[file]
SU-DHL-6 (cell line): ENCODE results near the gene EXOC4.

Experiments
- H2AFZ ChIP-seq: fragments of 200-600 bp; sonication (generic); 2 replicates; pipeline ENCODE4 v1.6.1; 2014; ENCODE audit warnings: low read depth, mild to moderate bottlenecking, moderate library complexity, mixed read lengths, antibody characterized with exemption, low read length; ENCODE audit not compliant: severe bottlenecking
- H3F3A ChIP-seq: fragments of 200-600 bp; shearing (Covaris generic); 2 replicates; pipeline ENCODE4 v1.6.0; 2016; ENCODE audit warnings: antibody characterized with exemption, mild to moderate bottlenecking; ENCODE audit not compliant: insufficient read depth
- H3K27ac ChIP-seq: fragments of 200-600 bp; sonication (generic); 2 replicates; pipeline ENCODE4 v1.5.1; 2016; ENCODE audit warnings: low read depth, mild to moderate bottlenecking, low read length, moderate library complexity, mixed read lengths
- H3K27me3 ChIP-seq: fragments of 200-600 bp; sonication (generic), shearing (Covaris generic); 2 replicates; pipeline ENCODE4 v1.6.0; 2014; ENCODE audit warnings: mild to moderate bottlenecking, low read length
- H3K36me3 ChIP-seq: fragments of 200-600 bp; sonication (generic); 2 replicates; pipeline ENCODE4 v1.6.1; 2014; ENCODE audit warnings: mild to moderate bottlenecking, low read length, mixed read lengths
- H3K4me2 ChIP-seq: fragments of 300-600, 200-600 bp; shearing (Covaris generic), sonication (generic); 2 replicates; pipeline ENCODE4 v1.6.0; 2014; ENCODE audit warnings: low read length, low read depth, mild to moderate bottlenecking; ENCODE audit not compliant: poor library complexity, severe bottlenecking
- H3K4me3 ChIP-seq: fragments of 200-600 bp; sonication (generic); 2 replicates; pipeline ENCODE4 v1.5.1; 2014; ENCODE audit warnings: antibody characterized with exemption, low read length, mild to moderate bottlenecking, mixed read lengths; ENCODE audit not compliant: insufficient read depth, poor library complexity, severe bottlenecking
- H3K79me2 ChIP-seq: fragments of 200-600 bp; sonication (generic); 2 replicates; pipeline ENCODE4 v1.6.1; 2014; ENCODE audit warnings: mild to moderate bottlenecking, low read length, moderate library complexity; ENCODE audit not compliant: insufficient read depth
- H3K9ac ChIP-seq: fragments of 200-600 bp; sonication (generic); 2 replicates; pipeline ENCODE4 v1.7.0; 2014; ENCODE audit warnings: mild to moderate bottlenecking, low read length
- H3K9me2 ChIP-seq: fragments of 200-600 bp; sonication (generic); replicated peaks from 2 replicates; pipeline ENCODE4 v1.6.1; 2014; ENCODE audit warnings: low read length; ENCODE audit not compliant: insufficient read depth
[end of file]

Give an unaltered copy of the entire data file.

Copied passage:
SU-DHL-6 (cell line): ENCODE results near the gene EXOC4.

Experiments
- H2AFZ ChIP-seq: fragments of 200-600 bp; sonication (generic); 2 replicates; pipeline ENCODE4 v1.6.1; 2014; ENCODE audit warnings: low read depth, mild to moderate bottlenecking, moderate library complexity, mixed read lengths, antibody characterized with exemption, low read length; ENCODE audit not compliant: severe bottlenecking
- H3F3A ChIP-seq: fragments of 200-600 bp; shearing (Covaris generic); 2 replicates; pipeline ENCODE4 v1.6.0; 2016; ENCODE audit warnings: antibody characterized with exemption, mild to moderate bottlenecking; ENCODE audit not compliant: insufficient read depth
- H3K27ac ChIP-seq: fragments of 200-600 bp; sonication (generic); 2 replicates; pipeline ENCODE4 v1.5.1; 2016; ENCODE audit warnings: low read depth, mild to moderate bottlenecking, low read length, moderate library complexity, mixed read lengths
- H3K27me3 ChIP-seq: fragments of 200-600 bp; sonication (generic), shearing (Covaris generic); 2 replicates; pipeline ENCODE4 v1.6.0; 2014; ENCODE audit warnings: mild to moderate bottlenecking, low read length
- H3K36me3 ChIP-seq: fragments of 200-600 bp; sonication (generic); 2 replicates; pipeline ENCODE4 v1.6.1; 2014; ENCODE audit warnings: mild to moderate bottlenecking, low read length, mixed read lengths
- H3K4me2 ChIP-seq: fragments of 300-600, 200-600 bp; shearing (Covaris generic), sonication (generic); 2 replicates; pipeline ENCODE4 v1.6.0; 2014; ENCODE audit warnings: low read length, low read depth, mild to moderate bottlenecking; ENCODE audit not compliant: poor library complexity, severe bottlenecking
- H3K4me3 ChIP-seq: fragments of 200-600 bp; sonication (generic); 2 replicates; pipeline ENCODE4 v1.5.1; 2014; ENCODE audit warnings: antibody characterized with exemption, low read length, mild to moderate bottlenecking, mixed read lengths; ENCODE audit not compliant: insufficient read depth, poor library complexity, severe bottlenecking
- H3K79me2 ChIP-seq: fragments of 200-600 bp; sonication (generic); 2 replicates; pipeline ENCODE4 v1.6.1; 2014; ENCODE audit warnings: mild to moderate bottlenecking, low read length, moderate library complexity; ENCODE audit not compliant: insufficient read depth
- H3K9ac ChIP-seq: fragments of 200-600 bp; sonication (generic); 2 replicates; pipeline ENCODE4 v1.7.0; 2014; ENCODE audit warnings: mild to moderate bottlenecking, low read length
- H3K9me2 ChIP-seq: fragments of 200-600 bp; sonication (generic); replicated peaks from 2 replicates; pipeline ENCODE4 v1.6.1; 2014; ENCODE audit warnings: low read length; ENCODE audit not compliant: insufficient read depth